I have lived close to Longsands beach in Tynemouth for over 20 years and took it for granted that I could walk there whenever I wanted to. I used my time on the beach for reflection and inspiration as an artist, as well as for my physical and mental wellbeing. Like so many of us, I never anticipated this could be taken away from me.
When the UK Coronavirus lockdown began in March 2020 I was suddenly only permitted one hour on the beach per day. Having previously dealt with anxiety I thought I was coping quite well but I found I could hardly draw which was profoundly unsettling. So, for that one hour, I went rock pooling at low tide every day.
Apart from the unwelcome but necessary time constraint, I had never known the beach so deserted, beautiful or healing. As nature reclaimed her liminal spaces there was almost no human noise: no cars, aeroplanes, fewer people, dogs and almost no litter. The sounds of the sea, wind and wildlife were all around and had taken precedence. There was such a sense of airy space in the sky, horizon and flowing tides.
I searched for something to draw for the future when I had recovered and discovered broken seashells and beachcombing oddities. Meditative, exciting and healing, this was restoring my equilibrium. I felt protected by nature and my beach finds became my talismans.
When the car parks were open my anxiety was triggered but I sought help and am now improving. Most importantly I am beginning to make artworks again. In saving the shells they have saved me. I am now working on drawings where I give a shell or beachcombing find to an object from my extensive studio collection. When a shell fits against the body of an object that becomes the inspiration for a drawing. While these are not self-portraits, I hope they reference my early lockdown, rock pooling hours and me.
Although COVID is still here and we are in the midst of a worldwide pandemic it is good to see people again enjoying the beauties of Longsands. While lockdown easing has also brought problems as well as benefits, my sea treasures help me focus on the positives and look to the future.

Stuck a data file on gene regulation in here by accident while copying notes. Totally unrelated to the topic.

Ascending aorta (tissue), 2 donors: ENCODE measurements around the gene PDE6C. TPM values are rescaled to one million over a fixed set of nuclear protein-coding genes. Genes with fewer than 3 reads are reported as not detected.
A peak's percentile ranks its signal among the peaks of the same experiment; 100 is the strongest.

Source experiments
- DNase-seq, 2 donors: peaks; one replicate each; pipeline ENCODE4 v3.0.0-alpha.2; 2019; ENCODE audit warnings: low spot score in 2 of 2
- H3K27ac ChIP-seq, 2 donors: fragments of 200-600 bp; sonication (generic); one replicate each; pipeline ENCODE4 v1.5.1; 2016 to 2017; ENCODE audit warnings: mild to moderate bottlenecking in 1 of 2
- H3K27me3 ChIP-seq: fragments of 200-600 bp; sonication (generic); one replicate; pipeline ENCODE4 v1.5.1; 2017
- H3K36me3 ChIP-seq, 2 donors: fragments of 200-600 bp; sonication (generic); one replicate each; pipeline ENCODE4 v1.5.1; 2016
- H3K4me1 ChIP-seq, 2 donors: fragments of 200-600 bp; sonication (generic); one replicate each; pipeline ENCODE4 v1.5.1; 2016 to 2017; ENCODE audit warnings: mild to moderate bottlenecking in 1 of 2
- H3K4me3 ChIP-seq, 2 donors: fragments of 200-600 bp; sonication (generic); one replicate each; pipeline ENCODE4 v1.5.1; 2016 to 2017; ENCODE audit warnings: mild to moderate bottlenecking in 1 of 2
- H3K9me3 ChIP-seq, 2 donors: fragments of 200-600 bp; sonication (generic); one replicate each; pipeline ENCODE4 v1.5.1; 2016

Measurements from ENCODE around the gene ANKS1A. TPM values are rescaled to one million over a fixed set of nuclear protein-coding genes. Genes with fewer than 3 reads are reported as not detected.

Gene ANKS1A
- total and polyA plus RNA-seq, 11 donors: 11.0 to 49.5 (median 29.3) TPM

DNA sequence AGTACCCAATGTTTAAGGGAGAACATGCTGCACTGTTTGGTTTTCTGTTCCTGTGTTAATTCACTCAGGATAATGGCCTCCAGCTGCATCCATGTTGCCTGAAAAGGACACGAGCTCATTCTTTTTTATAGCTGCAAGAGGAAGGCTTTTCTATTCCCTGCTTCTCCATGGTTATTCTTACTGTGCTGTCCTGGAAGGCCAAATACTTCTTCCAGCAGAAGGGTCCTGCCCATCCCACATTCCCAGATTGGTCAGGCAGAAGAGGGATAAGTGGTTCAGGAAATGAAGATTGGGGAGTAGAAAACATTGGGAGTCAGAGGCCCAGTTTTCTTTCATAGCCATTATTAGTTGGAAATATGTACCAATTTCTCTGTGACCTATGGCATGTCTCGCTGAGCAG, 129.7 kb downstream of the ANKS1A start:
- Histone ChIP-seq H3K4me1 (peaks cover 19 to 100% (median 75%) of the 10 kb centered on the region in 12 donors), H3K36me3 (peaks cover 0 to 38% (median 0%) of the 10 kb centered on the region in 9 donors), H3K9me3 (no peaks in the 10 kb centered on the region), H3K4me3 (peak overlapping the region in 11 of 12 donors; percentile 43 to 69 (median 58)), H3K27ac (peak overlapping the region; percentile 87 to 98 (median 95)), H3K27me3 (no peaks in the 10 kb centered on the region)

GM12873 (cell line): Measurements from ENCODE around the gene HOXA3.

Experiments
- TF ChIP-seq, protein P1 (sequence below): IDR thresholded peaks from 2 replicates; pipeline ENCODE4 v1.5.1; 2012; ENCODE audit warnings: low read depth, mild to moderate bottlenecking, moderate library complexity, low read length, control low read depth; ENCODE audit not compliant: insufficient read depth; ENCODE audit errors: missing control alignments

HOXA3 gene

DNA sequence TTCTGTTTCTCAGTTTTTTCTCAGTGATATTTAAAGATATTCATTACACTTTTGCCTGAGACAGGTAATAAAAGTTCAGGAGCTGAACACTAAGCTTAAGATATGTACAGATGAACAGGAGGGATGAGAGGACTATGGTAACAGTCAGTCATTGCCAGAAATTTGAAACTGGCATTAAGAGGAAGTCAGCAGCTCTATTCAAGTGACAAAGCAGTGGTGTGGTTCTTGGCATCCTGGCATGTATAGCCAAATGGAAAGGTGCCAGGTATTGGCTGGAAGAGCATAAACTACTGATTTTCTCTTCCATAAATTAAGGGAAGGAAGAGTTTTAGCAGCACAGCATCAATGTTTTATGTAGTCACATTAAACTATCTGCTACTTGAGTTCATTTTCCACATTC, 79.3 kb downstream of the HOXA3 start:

I recall my anemones exhibition in the library of the NHSN in 2018. When this Covid crisis has passed I look forward to bringing in my sketchbook to study the lovely drawings of shells in the Society’s archive. I will always remember the intense moments I had on Longsands in full lockdown, and will never look at shells in quite the same way again. I hope you also have managed to find solace in a corner of nature and maybe to have even found your own little natural talisman. Perhaps now is the time to try and draw it?
By Charlotte Powell, North Tyneside
About the author
Charlotte lives in Tynemouth and regularly walks along the local beaches and in Northumberland Park. She has taught at the University of Newcastle for over 20 years and has exhibited widely. In 2018 she worked closely with the NHSN archives to create the show ‘Anemones of the Spirit, Sea, Air and Juvenescence’ held in the NHSN library.
Her work is mainly representational drawing focussing on a still life approach to found objects. Her studio is full of wonderful things, somewhat akin to the seventeenth century Cabinets of Wonder approach. Every object has a story and she uses a process of observation similar to that of Dutch still-life painters to capture these narratives in her work. Her subjects are wide-ranging but have included insects, birds, plants and, most recently, seashells from Longsands beach.
Her work can be seen at her website: clpowell.co.uk